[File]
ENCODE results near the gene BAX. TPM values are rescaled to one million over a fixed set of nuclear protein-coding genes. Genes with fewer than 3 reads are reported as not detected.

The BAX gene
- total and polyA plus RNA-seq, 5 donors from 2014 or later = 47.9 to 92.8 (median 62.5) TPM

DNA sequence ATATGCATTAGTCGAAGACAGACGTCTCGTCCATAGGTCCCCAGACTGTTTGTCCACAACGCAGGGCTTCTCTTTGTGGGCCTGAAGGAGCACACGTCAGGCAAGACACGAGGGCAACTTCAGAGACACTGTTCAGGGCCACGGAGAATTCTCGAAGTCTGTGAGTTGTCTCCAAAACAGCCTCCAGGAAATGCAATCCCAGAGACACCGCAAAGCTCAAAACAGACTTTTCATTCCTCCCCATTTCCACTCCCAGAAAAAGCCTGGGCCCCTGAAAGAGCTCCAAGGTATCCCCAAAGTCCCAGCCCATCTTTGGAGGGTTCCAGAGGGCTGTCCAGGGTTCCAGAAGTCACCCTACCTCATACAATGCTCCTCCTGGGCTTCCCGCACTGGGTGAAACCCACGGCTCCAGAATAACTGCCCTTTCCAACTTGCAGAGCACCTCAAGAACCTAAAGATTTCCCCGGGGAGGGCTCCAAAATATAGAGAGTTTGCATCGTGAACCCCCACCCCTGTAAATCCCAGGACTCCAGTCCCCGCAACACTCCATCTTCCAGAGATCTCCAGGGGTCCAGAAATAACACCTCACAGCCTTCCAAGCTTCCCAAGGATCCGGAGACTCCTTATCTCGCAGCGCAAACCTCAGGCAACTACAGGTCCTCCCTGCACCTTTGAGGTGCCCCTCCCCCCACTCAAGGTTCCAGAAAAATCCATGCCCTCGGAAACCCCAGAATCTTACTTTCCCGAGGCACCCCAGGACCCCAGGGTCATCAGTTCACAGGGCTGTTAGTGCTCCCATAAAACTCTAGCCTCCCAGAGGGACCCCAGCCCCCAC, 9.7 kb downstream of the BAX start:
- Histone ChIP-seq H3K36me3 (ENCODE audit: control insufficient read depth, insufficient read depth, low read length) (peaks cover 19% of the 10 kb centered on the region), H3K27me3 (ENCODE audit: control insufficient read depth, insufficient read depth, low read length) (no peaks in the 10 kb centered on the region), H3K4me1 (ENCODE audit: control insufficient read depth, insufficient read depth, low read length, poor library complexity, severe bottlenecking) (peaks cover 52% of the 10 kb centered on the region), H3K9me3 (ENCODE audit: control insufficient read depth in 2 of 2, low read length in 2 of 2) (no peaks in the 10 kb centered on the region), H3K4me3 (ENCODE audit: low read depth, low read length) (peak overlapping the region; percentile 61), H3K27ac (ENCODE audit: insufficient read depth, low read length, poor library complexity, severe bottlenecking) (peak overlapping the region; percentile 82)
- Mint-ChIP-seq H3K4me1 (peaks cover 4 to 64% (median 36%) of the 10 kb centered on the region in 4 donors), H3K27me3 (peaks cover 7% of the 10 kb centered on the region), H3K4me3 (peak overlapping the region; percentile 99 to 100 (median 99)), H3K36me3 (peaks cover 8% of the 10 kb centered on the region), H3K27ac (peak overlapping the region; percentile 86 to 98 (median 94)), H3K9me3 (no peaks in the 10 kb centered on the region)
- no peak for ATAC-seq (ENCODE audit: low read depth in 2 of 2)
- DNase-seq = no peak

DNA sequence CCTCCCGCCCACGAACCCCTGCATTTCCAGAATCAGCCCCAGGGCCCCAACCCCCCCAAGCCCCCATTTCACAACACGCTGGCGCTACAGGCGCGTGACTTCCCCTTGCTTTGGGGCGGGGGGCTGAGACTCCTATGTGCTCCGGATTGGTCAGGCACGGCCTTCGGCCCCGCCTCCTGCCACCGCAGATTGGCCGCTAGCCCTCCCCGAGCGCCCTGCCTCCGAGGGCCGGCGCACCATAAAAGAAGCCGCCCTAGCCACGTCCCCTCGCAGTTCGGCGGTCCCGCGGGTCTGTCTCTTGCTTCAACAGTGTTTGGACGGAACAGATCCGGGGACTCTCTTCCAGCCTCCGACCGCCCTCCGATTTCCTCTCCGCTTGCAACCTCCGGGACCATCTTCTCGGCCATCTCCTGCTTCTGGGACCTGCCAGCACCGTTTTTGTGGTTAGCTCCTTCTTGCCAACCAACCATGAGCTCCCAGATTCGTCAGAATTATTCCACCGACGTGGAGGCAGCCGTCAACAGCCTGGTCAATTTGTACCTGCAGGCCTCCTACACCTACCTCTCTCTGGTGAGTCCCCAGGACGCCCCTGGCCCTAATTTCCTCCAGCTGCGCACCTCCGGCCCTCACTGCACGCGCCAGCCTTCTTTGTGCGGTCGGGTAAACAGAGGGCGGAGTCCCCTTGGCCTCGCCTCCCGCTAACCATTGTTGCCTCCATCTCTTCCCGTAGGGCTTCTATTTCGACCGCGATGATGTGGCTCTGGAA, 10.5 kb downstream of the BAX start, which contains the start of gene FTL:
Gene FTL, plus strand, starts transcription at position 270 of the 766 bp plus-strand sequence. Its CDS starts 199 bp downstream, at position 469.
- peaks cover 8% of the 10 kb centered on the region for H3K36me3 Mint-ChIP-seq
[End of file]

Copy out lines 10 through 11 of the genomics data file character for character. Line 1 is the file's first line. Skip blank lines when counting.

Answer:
Gene FTL, plus strand, starts transcription at position 270 of the 766 bp plus-strand sequence. Its CDS starts 199 bp downstream, at position 469.
- peaks cover 8% of the 10 kb centered on the region for H3K36me3 Mint-ChIP-seq